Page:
6. A gift card – if giving moolah straight out sounds a little eefy, then maybe a gift card to their favourite store, or electronics place makes you more comfortable. Again, the amount is up to you. But to give you an idea, in my family, gifts ranged from 100-200$.
  7. Something electronic – a tablet, a smartphone, a fancy set of earphones, a portable gaming system, an e-reader. Whatever it is, it doesn’t have to be too expensive, maybe their iPod is falling apart, or maybe they’d like to eventually read something not so sciency … again, maybe a gift card for any of the above electronics is a good idea.
  8. A fancy piece of clothing – chances are, your graduate has been wearing the same jeans for 3 years non-stop. They may have a new job lined up, or they’ll be going on interviews. Maybe a nice shirt, or a new pair of (non-athletic, non flip-flop) shoes is in order.
  9. A vacation – my in-laws helped a bit to get me and hon to Spain two years ago, after my graduation. If you’re so inclined, and can do it, maybe the whole family or set of friends can pool money to send the grad on a short trip away from all-things grad school related.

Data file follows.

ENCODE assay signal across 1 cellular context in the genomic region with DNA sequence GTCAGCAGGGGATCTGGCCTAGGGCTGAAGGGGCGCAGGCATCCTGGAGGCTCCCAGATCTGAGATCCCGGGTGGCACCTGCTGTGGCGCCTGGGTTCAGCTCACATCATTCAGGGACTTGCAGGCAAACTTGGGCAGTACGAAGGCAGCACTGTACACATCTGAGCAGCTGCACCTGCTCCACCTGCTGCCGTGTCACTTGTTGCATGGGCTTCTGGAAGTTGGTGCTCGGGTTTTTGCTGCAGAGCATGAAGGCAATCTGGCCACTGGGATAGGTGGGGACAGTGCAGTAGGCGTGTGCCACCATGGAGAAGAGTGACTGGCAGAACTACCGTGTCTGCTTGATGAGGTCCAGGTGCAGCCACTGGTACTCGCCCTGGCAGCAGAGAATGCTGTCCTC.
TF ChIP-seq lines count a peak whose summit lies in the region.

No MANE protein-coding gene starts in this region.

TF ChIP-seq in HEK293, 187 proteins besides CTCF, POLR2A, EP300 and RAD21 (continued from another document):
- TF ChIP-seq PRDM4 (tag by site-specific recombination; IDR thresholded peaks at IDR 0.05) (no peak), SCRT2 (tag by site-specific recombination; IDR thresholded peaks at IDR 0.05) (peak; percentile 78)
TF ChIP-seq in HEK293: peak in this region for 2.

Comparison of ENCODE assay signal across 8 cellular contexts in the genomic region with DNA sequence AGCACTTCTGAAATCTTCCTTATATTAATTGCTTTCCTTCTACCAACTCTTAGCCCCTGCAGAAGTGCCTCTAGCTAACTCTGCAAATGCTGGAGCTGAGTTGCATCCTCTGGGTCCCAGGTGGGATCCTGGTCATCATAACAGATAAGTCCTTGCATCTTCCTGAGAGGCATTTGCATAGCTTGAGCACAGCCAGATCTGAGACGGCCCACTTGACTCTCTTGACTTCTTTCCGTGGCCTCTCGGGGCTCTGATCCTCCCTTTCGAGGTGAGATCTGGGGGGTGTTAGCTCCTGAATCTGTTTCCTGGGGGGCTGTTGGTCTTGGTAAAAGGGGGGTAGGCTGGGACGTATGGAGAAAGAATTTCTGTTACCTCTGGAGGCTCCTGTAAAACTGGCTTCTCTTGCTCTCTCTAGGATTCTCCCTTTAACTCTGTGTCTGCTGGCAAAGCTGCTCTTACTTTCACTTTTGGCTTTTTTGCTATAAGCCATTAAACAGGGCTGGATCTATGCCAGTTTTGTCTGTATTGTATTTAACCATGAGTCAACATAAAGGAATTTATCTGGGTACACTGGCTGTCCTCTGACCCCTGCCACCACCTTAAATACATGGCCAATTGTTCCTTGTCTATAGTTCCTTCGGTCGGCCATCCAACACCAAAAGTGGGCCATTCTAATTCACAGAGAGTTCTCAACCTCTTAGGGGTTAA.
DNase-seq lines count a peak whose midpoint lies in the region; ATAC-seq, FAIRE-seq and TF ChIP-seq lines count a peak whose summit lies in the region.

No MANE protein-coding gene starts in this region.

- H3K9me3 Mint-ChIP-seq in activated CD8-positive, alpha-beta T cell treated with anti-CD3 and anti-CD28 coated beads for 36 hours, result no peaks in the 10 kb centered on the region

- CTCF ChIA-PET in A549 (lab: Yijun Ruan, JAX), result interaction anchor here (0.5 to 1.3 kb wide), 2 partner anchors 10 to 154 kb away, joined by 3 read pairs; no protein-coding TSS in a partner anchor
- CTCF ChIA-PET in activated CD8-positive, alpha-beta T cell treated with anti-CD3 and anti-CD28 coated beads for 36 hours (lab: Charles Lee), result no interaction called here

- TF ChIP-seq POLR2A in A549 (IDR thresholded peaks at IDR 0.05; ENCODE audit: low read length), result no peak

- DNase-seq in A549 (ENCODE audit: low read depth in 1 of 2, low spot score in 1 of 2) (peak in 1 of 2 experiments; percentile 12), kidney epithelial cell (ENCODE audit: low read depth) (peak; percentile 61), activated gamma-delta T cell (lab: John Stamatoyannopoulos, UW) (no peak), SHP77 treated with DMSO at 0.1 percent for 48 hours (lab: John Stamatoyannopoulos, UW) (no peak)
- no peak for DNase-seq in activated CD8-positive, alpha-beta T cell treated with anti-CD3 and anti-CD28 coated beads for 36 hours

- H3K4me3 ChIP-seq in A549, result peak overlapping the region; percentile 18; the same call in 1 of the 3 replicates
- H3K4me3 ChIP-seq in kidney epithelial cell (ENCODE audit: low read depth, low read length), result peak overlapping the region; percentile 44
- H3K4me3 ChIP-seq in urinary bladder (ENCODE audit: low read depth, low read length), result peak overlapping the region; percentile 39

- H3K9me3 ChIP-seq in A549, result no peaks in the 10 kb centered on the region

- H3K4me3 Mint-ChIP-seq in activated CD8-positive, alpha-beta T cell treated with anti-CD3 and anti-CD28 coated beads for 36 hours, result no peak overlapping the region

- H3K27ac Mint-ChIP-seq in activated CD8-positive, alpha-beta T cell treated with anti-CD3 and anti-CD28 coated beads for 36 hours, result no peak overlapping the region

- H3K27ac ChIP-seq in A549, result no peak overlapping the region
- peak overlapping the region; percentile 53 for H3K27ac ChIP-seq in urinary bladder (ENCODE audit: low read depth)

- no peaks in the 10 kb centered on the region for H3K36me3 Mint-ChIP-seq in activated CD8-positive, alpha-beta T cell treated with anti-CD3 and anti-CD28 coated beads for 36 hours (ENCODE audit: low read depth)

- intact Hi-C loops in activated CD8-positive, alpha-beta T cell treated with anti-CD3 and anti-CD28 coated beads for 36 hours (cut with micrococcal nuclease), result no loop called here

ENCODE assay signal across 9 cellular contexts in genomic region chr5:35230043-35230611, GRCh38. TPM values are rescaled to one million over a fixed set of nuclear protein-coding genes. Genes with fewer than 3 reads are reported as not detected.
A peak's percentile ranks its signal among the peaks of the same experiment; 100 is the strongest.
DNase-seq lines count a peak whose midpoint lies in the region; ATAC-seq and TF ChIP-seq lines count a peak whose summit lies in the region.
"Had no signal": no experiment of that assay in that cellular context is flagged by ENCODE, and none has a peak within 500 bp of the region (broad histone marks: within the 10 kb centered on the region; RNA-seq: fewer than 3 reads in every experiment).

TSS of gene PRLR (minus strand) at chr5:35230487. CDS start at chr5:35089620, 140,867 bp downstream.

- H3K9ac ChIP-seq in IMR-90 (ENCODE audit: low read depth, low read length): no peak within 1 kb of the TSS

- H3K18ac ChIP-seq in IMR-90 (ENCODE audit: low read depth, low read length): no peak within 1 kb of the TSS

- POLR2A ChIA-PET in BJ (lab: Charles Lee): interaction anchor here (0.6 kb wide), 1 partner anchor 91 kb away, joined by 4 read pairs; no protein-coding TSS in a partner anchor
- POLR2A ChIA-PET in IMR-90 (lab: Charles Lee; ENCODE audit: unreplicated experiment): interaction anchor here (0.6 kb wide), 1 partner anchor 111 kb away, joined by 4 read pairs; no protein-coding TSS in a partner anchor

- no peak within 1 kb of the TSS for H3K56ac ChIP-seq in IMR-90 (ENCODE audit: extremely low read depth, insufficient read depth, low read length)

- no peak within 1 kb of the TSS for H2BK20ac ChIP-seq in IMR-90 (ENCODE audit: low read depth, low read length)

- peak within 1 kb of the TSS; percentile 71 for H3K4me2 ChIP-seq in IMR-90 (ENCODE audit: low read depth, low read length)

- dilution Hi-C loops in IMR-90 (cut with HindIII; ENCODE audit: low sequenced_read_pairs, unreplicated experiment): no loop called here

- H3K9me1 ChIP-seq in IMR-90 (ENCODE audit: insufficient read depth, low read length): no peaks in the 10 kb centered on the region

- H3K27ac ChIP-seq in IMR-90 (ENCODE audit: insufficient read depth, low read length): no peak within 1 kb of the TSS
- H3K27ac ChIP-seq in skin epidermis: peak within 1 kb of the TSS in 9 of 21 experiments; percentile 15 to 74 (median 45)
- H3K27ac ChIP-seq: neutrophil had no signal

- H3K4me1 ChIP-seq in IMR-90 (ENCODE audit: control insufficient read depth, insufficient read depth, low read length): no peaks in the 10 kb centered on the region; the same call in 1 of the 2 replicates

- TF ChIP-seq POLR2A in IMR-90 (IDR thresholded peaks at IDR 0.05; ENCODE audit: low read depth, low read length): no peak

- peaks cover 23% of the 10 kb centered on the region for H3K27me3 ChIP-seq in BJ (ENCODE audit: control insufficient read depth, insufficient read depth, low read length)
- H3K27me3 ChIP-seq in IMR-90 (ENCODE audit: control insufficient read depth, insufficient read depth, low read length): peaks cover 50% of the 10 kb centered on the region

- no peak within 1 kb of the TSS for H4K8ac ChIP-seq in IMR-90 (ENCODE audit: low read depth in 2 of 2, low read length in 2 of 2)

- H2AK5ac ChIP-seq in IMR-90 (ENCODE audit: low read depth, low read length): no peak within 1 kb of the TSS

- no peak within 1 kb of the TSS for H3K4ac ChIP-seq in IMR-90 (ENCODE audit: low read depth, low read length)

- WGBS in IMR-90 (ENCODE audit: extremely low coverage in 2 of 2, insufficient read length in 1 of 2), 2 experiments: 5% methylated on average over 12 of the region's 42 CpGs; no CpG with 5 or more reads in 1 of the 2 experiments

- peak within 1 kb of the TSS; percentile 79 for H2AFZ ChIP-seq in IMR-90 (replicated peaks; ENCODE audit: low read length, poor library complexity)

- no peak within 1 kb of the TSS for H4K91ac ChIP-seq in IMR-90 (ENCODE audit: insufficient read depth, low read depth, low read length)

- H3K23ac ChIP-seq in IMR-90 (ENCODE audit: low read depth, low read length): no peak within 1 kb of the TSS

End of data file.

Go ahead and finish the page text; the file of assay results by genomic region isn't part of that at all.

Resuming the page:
10. Booze – or the grad’s favourite drink. The grad will need some booze to celebrate (or drown their sorrows), so feel free to sponsor a night out, or get a bottle of something (or a nice bag of coffee, a fancy tea, ice-cream for our Mormon crowd).

Hope this helps. Feel free to add or ask anything I may have forgotten. And congrats!!!!

And we’re back

After a crazy, lovely and #winning weekend, I’m back. And hon is back at home. As you know, we’re back in this long-distance thing. It’s not easy, especially after sharing living quarters for the 2 years I was a postdoc. I’m already looking for the next time we see each other. Hopefully in the next few months we’ll be seeing a bit more of each other. Seeing him was amazing, and sharing this special thesis-defense occasion was awesome.

I remember my own defense, and how he was my biggest cheerleader, and how we embraced and kissed after I passed. The same thing happened in his defense. So much emotion, and happy feelings. He has a few corrections, but nothing too terrible or time consuming. We ate, and drank and we’re merry while we celebrated his triumph. Now he can focus on the job search.